Jankowice, Poland to Lviv, Ukraine – First I had to get a visa to Ukraine. I applied for an eVisa on 1 July 2019, this involved uploading copies of my passport photo page, health insurance, bank statement and my hotel booking in Ukraine. The website says that the visa will be issued within nine days, normally eVisa’s are issued the same day or the following day. After not hearing from them for a week I cancelled my Ukraine hotel booking otherwise I would have had to pay for it and sent them an email asking when the visa would be issued. The reply was a standard form saying that my application had been received. I waited another week and sent them another email reminding them of their nine day promise and I received the visa the next day hahaha. So if you are going to visit Ukraine apply for your eVisa a month in advance to be on the safe side. The fact that I changed my hotel made no difference at all at the border crossing, they did not ask to see the hotel booking.
It took 25 minutes to ride to the border no tolls, arrived at 0750 and there was a short queue of cars in two lanes, one for “tax free”. I am not sure why Poland is interested in what people take out of the country. Anyway I rode down the emergency lane to the front and waited at the red lights, they only let a few cars through at a time, I can see how this could become a very long queue by the end of the day. After 5 minutes they turned green and first stop was combined Immigration and Customs, there was another bike up ahead and I stopped behind him and we got told off by the Customs woman for not waiting behind the white line hahaha. She asked me to open my panniers and top box, did not even look inside, stamped my passport and checked my bike registration document and I was through. Before I rode off I checked the exit stamp, this is important because of the 90 days out of 180 Schengen visa free rule. Quite often they will simply glance at your passport and hand it back without stamping it to speed things up, this has happened to me many times. Failing to get this stamp will cause you grief in the future especially if you depart from Schiphol, even though you can show that you have a Ukraine entry stamp which obviously means that you have left the Schengen area. The guy on the other bike turned out to be Ukrainian, who did not speak a word of English but Google Translate to the rescue. We rode a short distance to Ukraine Immigration, first stop you get given a small form with some writing, next my visa was checked and passport stamped and the small form got a stamp. A few meters further was Customs and the guy checked my bike documents, did not have to open my panniers again and stamped the little form. I asked Vitali, the other biker about insurance and he translated for me, the Customs guy said buy it from the Petrol station just outside the exit. Before you can exit you have to hand in the small form and it has to have all the necessary stamps or you won’t get let out. A few hundred meters further on is the petrol station on the right, we rode in there and at the far end is a tiny little tin shack with a woman sitting in it, she took my passport and bike registration and filled in the Insurance form, it cost UAH 130 or €4.45 for 1 month. All done by 0855 or 0955 local time, (Ukraine is an hour ahead) total time taken 1:05 hours and completely painless.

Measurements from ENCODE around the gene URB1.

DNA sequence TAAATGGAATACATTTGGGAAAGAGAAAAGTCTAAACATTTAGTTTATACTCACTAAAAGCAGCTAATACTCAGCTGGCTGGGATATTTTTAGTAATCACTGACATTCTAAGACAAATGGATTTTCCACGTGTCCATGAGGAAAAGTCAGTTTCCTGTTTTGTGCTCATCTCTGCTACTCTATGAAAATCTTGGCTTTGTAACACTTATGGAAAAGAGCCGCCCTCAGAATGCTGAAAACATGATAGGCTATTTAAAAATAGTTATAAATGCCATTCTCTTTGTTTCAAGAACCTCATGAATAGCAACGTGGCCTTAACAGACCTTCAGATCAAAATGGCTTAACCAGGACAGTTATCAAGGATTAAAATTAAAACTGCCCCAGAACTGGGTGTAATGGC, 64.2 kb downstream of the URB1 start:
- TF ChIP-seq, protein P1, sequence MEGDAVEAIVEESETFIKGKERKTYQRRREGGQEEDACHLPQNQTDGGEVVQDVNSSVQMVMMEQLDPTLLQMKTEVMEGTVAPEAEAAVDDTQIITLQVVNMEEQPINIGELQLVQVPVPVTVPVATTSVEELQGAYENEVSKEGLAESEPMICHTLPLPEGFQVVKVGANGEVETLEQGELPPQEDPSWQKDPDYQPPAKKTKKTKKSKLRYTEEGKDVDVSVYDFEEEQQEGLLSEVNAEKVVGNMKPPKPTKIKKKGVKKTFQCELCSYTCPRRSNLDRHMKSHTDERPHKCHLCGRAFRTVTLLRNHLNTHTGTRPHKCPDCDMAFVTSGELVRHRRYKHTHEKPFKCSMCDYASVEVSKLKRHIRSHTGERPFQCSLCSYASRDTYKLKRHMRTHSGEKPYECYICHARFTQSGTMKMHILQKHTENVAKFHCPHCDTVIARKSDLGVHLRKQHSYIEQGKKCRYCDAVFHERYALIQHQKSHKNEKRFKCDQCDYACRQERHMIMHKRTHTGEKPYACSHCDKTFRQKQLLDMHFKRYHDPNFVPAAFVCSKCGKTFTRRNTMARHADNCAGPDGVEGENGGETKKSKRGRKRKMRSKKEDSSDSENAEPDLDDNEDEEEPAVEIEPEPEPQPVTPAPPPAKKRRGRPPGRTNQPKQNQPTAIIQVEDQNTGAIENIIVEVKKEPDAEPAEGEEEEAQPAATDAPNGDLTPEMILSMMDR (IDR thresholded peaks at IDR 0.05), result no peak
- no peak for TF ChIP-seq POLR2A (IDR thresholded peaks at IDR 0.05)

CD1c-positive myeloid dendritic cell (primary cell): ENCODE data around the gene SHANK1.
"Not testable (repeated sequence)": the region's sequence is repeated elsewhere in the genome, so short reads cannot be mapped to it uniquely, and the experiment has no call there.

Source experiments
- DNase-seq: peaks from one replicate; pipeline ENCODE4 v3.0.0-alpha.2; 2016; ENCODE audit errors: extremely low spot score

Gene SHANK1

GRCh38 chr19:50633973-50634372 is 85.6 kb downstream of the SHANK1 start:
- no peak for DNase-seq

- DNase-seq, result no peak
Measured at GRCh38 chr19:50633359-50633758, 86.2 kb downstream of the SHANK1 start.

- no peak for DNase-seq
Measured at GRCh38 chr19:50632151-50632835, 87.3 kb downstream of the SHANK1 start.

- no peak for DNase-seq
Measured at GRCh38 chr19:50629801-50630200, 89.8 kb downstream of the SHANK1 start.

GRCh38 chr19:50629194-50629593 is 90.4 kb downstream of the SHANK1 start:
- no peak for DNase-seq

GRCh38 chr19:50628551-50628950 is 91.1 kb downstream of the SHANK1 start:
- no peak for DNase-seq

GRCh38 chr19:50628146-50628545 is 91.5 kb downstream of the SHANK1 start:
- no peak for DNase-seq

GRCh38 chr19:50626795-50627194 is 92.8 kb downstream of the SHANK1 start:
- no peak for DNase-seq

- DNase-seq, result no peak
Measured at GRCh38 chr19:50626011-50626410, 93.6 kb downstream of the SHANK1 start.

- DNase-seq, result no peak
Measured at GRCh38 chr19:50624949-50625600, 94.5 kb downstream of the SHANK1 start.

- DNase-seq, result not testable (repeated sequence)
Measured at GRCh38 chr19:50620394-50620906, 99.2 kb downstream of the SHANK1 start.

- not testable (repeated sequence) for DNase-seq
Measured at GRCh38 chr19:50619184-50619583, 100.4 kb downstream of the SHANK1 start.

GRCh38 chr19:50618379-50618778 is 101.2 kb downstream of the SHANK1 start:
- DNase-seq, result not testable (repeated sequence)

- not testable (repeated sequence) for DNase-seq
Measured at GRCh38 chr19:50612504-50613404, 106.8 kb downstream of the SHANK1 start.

The speed limit is 60 kph through towns, 90 kph on 2 lane roads and 110 kph on 4 lane roads, there are no freeways or toll roads in Ukraine. Vitali riding a new Honda Goldwing which is a 6 cylinder 1800 cc behemoth ignored all limits and I just followed him hahaha. We encountered only one radar check with plenty of warning beforehand and they were too busy writing tickets anyway. Two lane road most of the way in reasonable condition, arrived in Lviv an hour later. This city has trams and cobblestone roads in very bad condition, there is no chance of anyone exceeding 10 kph hahaha, the tram rails are on little hills with valleys in between and the cobblestones are all at different angles, quite an experience changing lanes.
Lviv – has been around for a long time, it is on the UNESCO World Heritage List and the old town has many charming old buildings which have seen better days. Lots of tourists and prices are a quarter of the EU average. Trams or Uber are the best way to get around, trams cost UAH 5 a ride €0.17 a ride, you buy the ticket from the driver and then punch it with one of the machines on the wall of the tram. Uber will get you to most places for around 2 Euro. I bought a Vodafone SIM for UAH 65 0r €2.27 with unlimited 4G Data for a month and calls to other Vodafones and some calls to other phones. But I soon found out you need credit for that and I bought UAH 50 worth, I also paid another 50 to be able to use my phone as a Hotspot.
Rynok Square is the heart of the old town.
Wandering around Lviv, always something interesting around the corner.
The Lviv Historical Museum consists of three small rooms and a courtyard.
Big Churches and Trams that date back to the 15th century.
Lviv Art Gallery inside the Potocki Palace plus wedding 2 and 3 today, all red, black and white.
The Beer Museum, the most entertaining place in Lviv